How resilient are you? Here is what we can learn from our pups
Today, I am eager to share something with you, and at the same time, I am worried that I will wind up sounding like an old guy talking about “the good old days.”
But I have to accept that I can’t please everyone because whenever I write something a little more punchy, a few friends always ask if I am writing about them. Frankly, I don’t have anyone specific in mind, but this may be about all of us when I think about it.
Do you find that the easier life is for people, the more they seem to complain?
One of the driving forces behind progress is our desire for safety, comfort, and physical and emotional well-being; all of these things fall under the “happiness umbrella.” So it makes sense that we want a good life — why shouldn’t we?
But when life is too easy, we get used to it very quickly and become less resilient, which makes us experience discomfort when we face minor problems and challenges. In a way, comfort and having an easy life creates the emotional equivalent of a person who loses their physical fitness by spending most of their time on a couch watching TV.
We all understand that exercise, training, and some discomfort make us physically fit or that cold water swimming and using a sauna helps us become more heat and cold-resistant.
Mental and emotional comfort is similar. When we are not challenged enough, we lose the ability to resist, which is happening in the developed world. At least one to two generations have had unprecedented levels of comfort. Unfortunately, some parents have lost themselves in sheltering their children and preventing them from experiencing any of life’s struggles.
It is the equivalent of protecting them from physical exercise.
Everyone should be praised and acknowledged when they do a great job, but many kids are told they have done a great job, even if it isn’t true. They always get what they want and are not taught to appreciate others when they do something for them. Giving seems to be a one-way street; gratitude is swapped for entitlement.
But then they land in the real world. The shock often breaks them mentally and emotionally as they have not practiced "life" enough when growing up. As a result, they have a hard time adapting to life’s ever-changing conditions, and they suffer. The suffering is real, resulting in an increasing mental health crisis, drug abuse, and unhappiness.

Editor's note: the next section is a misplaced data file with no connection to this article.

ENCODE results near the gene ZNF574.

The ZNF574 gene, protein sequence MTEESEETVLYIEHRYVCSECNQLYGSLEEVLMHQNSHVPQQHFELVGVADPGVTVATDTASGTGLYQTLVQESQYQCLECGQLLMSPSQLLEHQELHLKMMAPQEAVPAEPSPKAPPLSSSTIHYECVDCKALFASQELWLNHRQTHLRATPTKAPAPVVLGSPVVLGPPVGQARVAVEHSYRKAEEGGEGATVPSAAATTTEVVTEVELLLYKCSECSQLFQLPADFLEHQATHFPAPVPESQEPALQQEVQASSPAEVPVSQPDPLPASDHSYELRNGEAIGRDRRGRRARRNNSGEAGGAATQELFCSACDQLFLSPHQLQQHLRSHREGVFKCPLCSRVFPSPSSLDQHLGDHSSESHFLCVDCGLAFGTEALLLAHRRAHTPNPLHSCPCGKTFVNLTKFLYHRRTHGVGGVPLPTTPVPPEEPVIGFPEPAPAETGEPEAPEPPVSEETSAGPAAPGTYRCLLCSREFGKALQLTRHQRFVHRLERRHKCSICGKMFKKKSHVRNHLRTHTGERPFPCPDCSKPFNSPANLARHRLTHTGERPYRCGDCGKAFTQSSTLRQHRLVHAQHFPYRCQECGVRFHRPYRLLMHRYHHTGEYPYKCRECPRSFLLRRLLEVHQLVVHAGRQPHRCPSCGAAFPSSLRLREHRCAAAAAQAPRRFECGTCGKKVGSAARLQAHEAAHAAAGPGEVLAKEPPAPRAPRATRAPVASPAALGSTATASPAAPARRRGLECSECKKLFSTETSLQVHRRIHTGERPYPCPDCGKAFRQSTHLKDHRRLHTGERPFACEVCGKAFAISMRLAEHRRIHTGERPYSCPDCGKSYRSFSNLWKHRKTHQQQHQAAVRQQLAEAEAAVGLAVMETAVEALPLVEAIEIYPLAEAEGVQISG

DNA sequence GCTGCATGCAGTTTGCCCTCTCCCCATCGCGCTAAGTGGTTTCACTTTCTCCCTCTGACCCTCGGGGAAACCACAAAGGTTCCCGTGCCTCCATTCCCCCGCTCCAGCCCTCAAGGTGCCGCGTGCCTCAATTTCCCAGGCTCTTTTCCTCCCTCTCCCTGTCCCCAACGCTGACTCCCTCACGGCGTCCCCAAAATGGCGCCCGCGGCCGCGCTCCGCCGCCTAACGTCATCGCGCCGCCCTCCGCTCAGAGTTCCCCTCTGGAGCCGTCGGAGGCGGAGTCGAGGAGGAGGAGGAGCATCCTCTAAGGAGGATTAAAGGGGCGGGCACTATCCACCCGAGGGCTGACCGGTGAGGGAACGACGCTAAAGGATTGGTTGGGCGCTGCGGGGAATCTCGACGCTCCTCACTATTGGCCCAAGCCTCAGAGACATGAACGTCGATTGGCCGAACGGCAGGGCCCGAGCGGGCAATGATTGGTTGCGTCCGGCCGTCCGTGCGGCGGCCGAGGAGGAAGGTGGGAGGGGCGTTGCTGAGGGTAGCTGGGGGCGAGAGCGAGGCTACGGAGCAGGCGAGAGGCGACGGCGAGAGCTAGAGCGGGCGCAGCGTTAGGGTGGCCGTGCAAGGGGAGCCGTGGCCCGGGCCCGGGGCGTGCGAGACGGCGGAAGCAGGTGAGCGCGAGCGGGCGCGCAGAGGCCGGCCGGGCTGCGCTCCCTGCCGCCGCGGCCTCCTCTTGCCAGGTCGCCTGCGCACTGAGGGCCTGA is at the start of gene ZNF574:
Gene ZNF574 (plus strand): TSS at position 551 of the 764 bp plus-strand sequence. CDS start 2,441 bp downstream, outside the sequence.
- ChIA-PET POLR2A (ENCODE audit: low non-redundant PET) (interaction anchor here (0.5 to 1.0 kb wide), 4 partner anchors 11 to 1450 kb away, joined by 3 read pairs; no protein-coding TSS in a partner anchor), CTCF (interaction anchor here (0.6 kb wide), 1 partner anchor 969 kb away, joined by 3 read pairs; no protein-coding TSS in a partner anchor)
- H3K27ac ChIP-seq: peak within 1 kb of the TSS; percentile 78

Many children have not been taught that they must be adaptable to be happy. In the sauna, we expose our bodies to extreme heat followed by icy cold water or snow, and in life, we need to practice tolerating uncomfortable events and become more resilient.
If someone doesn’t like air conditioning, perhaps it is better to strive to get used to it rather than making everyone else feel uncomfortable.
Instead of complaining, we need to find proactive solutions.
We may not always succeed, but at least we have tried.
When we get stuck in traffic, it is an excellent opportunity to listen to music, audiobooks and podcasts and learn to be awesome instead of being upset about something beyond our control.
I often hear people saying that many successful people have had a more leisurely start, but this is often untrue. For example, trust fund kids commonly have difficulty finding a good rhythm in life, and people who come from poverty have great success.
I agree that some people have been unlucky, or trauma and mental illness have disadvantaged them. But most of us have to strive to be stronger and fitter physically and mentally, and mental and emotional fitness does not come from living a perfect sheltered life.
We must keep trying, and as our adaptability increases, other people of a similar mindset will be drawn to us. We will have great jobs that we love, and others will love spending time with us. Being adaptable is a gift we give others; it is an act of generosity.
Of course, I will not let an opportunity to make a dog/human comparison slip by.
We love dogs because they are masters at being adaptable and tolerant, so perhaps we should strive to be like them.
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Dr. Peter Dobias, DVM has 30 years of experience as a veterinarian. He graduated as a Doctor of Veterinary Medicine in 1988 in the Czech Republic and obtained the Canadian Certificate of Qualification in 1995. He is currently licensed in the European Union, and his unique approach to healing and nutrition helps holistically minded dog lovers worldwide.
Dr. Dobias strongly believes that disease prevention, natural nutrition and supplements, the right exercise and a drug free approach to medicine can add years to your dog's life.
As a formulator of his all-natural vitamin and supplement line and co-inventor of natural, chemical free flea and tick control, FleaHex® and TickHex®, his unique healing system and products currently hold the highest independent five star customer rating. For more information click here.
Any general recommendations that Dr. Dobias makes are not a substitute for the appropriate veterinary care and are for informational and educational purposes only.